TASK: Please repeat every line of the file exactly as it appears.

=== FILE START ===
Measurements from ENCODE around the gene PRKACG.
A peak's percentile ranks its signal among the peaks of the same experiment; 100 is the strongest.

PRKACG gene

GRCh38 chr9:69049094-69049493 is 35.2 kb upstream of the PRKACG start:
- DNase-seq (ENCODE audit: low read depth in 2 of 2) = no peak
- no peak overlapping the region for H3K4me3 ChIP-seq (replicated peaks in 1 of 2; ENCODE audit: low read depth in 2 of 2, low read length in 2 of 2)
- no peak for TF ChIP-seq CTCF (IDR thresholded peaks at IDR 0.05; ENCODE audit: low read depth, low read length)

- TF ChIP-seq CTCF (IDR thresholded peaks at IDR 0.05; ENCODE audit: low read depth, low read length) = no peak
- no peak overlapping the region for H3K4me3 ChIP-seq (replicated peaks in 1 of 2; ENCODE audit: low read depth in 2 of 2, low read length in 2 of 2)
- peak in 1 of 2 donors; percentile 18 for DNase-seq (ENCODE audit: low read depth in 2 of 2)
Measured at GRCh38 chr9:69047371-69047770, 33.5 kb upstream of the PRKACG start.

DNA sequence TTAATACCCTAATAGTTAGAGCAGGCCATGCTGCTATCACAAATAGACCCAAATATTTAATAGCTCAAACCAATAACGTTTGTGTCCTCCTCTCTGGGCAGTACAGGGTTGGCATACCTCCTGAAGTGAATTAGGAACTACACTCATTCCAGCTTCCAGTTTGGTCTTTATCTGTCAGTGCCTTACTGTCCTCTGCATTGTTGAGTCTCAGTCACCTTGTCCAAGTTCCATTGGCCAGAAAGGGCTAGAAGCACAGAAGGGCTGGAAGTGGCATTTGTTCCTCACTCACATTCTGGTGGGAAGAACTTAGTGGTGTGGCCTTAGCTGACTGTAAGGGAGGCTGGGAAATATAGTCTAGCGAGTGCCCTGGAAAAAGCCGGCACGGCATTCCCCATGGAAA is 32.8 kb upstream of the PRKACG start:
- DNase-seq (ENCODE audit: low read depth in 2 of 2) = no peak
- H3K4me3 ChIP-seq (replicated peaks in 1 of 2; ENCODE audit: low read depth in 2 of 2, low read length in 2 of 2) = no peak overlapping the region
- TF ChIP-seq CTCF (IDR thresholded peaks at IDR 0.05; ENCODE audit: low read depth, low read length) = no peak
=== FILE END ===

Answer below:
Measurements from ENCODE around the gene PRKACG.
A peak's percentile ranks its signal among the peaks of the same experiment; 100 is the strongest.

PRKACG gene

GRCh38 chr9:69049094-69049493 is 35.2 kb upstream of the PRKACG start:
- DNase-seq (ENCODE audit: low read depth in 2 of 2) = no peak
- no peak overlapping the region for H3K4me3 ChIP-seq (replicated peaks in 1 of 2; ENCODE audit: low read depth in 2 of 2, low read length in 2 of 2)
- no peak for TF ChIP-seq CTCF (IDR thresholded peaks at IDR 0.05; ENCODE audit: low read depth, low read length)

- TF ChIP-seq CTCF (IDR thresholded peaks at IDR 0.05; ENCODE audit: low read depth, low read length) = no peak
- no peak overlapping the region for H3K4me3 ChIP-seq (replicated peaks in 1 of 2; ENCODE audit: low read depth in 2 of 2, low read length in 2 of 2)
- peak in 1 of 2 donors; percentile 18 for DNase-seq (ENCODE audit: low read depth in 2 of 2)
Measured at GRCh38 chr9:69047371-69047770, 33.5 kb upstream of the PRKACG start.

DNA sequence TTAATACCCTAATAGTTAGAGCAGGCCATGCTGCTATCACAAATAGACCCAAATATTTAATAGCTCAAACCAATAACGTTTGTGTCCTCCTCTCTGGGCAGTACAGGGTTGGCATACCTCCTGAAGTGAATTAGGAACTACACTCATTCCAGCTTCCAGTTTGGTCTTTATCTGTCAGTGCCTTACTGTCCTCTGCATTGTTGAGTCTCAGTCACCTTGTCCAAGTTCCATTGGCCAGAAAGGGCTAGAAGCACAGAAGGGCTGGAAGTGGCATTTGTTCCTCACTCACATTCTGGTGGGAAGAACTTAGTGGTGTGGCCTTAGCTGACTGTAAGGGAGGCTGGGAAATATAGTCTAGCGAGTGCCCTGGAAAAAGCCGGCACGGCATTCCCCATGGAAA is 32.8 kb upstream of the PRKACG start:
- DNase-seq (ENCODE audit: low read depth in 2 of 2) = no peak
- H3K4me3 ChIP-seq (replicated peaks in 1 of 2; ENCODE audit: low read depth in 2 of 2, low read length in 2 of 2) = no peak overlapping the region
- TF ChIP-seq CTCF (IDR thresholded peaks at IDR 0.05; ENCODE audit: low read depth, low read length) = no peak